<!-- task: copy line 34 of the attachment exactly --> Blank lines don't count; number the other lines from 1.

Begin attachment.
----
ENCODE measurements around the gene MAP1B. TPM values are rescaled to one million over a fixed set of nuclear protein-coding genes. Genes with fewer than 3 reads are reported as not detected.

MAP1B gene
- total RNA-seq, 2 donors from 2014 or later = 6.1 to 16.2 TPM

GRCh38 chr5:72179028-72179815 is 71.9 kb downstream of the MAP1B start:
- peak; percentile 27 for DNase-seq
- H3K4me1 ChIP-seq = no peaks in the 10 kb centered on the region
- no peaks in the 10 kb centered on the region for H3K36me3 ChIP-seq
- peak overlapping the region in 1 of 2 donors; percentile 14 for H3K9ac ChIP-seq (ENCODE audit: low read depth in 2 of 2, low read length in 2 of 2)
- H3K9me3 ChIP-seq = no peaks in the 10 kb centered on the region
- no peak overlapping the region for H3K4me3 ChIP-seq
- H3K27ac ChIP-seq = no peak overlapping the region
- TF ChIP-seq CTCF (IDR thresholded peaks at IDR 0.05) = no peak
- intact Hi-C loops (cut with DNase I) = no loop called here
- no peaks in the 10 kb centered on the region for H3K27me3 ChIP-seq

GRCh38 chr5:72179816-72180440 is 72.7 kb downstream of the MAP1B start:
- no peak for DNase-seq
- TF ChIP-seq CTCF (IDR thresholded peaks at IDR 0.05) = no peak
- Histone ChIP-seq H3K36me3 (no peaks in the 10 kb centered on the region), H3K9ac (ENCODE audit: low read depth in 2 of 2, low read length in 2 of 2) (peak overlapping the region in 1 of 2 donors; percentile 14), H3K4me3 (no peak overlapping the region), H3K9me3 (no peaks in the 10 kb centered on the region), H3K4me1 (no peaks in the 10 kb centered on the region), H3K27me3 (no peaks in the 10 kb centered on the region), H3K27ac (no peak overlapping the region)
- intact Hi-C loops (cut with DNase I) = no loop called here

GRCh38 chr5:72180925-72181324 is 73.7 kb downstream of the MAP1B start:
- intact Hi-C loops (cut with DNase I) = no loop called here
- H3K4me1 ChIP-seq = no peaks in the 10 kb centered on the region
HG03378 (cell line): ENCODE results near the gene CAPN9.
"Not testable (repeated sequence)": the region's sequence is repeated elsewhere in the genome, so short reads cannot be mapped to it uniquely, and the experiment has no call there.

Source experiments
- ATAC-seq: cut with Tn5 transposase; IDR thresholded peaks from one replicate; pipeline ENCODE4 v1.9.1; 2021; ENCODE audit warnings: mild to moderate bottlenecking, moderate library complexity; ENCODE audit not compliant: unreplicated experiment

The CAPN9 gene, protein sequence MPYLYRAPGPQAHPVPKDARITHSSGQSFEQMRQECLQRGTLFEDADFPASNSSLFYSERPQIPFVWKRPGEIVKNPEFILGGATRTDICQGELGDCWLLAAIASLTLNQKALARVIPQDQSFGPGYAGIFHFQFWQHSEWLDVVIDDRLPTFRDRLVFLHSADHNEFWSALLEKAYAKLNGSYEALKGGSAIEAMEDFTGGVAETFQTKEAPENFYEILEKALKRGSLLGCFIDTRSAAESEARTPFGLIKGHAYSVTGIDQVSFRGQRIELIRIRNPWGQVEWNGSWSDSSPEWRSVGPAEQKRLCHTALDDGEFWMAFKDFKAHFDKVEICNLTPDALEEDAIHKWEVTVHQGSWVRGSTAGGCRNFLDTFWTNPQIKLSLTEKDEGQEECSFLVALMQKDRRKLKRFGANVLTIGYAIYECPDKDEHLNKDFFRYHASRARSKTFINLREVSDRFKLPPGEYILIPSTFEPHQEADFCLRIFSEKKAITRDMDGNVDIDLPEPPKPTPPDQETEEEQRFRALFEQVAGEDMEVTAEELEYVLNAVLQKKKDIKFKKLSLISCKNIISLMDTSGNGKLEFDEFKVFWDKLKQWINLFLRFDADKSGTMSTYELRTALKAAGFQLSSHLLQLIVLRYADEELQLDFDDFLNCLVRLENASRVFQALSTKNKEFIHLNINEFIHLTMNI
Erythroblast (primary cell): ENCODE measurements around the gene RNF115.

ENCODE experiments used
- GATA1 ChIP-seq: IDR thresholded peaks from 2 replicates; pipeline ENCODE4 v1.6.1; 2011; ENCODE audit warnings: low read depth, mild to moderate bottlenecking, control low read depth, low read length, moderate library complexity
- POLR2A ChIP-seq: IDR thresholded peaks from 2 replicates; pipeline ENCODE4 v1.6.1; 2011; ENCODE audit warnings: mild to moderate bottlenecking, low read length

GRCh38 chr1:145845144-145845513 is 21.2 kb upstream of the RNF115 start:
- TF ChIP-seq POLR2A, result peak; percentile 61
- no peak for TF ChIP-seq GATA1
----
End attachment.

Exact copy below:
- no peak for TF ChIP-seq GATA1